“These are the days of our great lament,” the high priest intones to the crowds from atop his pyramid. Then he asserts to the overawed mob (again, this is in the French subtitles translating the Mayan): “Notre peuple a été choisi.” That means: “Our people has been chosen.” (French, because of the Norman conquest of England, is often similar in vocabulary to modern English.)
In the English and Spanish subtitles, this is prudently rephrased as “We are a people of destiny” (perhaps in dishonor of Franklin Roosevelt’s inaugural address: “This generation has a rendezvous with destiny.”)[footnote2: Hutton Gibson was strongly opposed to Roosevelt and his war, albeit he was wounded in 1944 in the Pacific as an Army officer.]
One recalls that when Apocalypto was released in December 2006, it was just four months since Gibson’s famous July 28, 2006 “antisemitic tirade.” On Gibson’s website one sympathizer, a born-again Christian, probably expressed best why the movie-going public shrugged off Gibson’s “anti-semitic rant” and went to see Apocalypto:
“I’d like to see what the Jews say about us when they get drunk!”
We further learn from Gibson in the Director’s Commentary on the DVD — which he dispenses together with the film’s Iranian co-producer and co-writer, Farhad Safinia– that for authenticity they had all the actors playing Mayan rulers “wear curved nose prostheses.”
The curvy-nosed priest then continues with his harangue: “We were chosen to be the masters of time; we were chosen to walk with the gods.”
In the telling closeup, the Mayan king and high priest nervously exchange glances during the high point of the killings. We know from archeology and temple architecture–when beams of light would fall on certain points–that the Mayan priests knew exactly when eclipses would take place, but the point was to be seen as miracle workers. But will the solar eclipse yet again “do the trick” and, as darkness overshadows the great city, overawe the trusting crowd, striking a quasi-9/11-like fear in them? Will the public believe forever that through killings their leaders protect the nation from ecliptic terror and doom?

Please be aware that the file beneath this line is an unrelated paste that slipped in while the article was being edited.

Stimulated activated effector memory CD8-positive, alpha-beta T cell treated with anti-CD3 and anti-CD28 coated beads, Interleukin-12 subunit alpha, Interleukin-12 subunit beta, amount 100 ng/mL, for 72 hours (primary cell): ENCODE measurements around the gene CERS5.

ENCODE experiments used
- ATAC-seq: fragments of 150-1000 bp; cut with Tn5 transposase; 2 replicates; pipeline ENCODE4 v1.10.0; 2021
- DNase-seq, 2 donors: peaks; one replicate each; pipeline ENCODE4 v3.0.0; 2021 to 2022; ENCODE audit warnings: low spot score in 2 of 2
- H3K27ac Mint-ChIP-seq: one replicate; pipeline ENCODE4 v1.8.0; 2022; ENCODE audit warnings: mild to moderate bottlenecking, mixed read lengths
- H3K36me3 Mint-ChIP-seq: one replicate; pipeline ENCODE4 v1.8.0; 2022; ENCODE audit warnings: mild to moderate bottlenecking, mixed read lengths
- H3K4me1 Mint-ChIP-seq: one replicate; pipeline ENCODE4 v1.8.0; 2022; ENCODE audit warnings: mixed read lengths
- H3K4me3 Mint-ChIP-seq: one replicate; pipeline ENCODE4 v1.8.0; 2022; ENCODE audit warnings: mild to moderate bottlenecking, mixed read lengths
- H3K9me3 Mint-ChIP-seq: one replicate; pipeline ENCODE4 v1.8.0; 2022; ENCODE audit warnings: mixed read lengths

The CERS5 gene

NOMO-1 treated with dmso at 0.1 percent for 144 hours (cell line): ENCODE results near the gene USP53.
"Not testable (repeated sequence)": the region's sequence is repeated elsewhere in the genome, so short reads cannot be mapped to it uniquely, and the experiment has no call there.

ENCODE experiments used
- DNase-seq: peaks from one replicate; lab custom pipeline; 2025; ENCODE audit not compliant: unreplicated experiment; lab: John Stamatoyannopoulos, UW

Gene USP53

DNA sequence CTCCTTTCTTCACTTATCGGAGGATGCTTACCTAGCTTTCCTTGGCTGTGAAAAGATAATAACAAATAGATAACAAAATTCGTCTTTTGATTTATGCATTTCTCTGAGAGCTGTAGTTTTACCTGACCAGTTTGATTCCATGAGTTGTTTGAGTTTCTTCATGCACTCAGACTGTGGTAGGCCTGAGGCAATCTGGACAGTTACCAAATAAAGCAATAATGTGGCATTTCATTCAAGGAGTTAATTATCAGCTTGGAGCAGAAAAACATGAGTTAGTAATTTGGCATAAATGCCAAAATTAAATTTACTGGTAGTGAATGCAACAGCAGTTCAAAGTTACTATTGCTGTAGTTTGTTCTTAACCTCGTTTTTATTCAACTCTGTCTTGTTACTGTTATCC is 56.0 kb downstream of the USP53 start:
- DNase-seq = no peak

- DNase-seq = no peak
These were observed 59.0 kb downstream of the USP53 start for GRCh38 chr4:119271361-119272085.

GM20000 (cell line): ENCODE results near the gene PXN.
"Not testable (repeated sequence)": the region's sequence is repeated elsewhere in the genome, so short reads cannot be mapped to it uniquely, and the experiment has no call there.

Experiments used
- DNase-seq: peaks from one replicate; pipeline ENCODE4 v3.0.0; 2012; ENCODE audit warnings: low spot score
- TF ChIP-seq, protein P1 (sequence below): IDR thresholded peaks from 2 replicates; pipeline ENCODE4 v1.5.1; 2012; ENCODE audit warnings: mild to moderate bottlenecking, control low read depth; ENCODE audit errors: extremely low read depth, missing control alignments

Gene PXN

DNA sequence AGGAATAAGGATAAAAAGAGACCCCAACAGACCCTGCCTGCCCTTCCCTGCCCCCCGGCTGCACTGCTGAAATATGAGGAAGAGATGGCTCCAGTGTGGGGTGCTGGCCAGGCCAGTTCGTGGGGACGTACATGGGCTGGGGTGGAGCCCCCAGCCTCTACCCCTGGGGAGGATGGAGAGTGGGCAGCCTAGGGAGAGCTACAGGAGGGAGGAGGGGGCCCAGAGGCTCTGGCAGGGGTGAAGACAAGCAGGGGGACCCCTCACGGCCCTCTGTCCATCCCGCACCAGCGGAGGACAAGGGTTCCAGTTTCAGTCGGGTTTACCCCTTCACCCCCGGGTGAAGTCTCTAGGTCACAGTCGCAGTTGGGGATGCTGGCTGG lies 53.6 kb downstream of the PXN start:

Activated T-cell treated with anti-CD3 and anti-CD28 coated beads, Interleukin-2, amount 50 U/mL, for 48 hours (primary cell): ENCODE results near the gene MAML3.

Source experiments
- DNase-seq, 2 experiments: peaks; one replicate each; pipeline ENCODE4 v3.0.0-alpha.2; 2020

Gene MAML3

The whole scam behind their grand pleasure in killing victims was that in this way the peuple choisi would “save the harvests and the nation.” (Writer Margaret Huffstickler has commented: “The eclipse is like 9/11, and invading Iraq and establishing Guantanamo and Abu Ghraib is the ‘necessary’ human sacrifice.”)[footnote: On Columbus’s last expedition, in 1503-04, he was stranded for over a year on Jamaica with wrecked ships. In a scam designed to intimidate the Arawak Indians of Jamaica into feeding him and his men, he used his trusty Ephemeris from the German astronomer Regiomontanus to correctly predict the lunar eclipse of February 29, 1504. It worked; they kept feeding him.]
In the subtitle of the official Apocalypto poster, above, we read the slogan: “No one can outrun their destiny.” This certainly applied to the psychopathic native ruling class of pre-Columbian Central America. At the very end of the movie, ominously, the Spanish arrive in power from their great, dark ships, with soldiers, priests and brandished crucifixes, to eventually overthrow and annihilate the murderous Mayan ruling class. How interesting for Mel Gibson to introduce for the movie’s final scene the Spain that exactly ten years before, in 1492, had not only sailed the ocean blue but expelled the Jews and fully unleashed the Inquisition on the the marranos, the secret Jews still in power in the background. (To this day, 515 years later, only one resident of Spain in two thousand is Jewish.)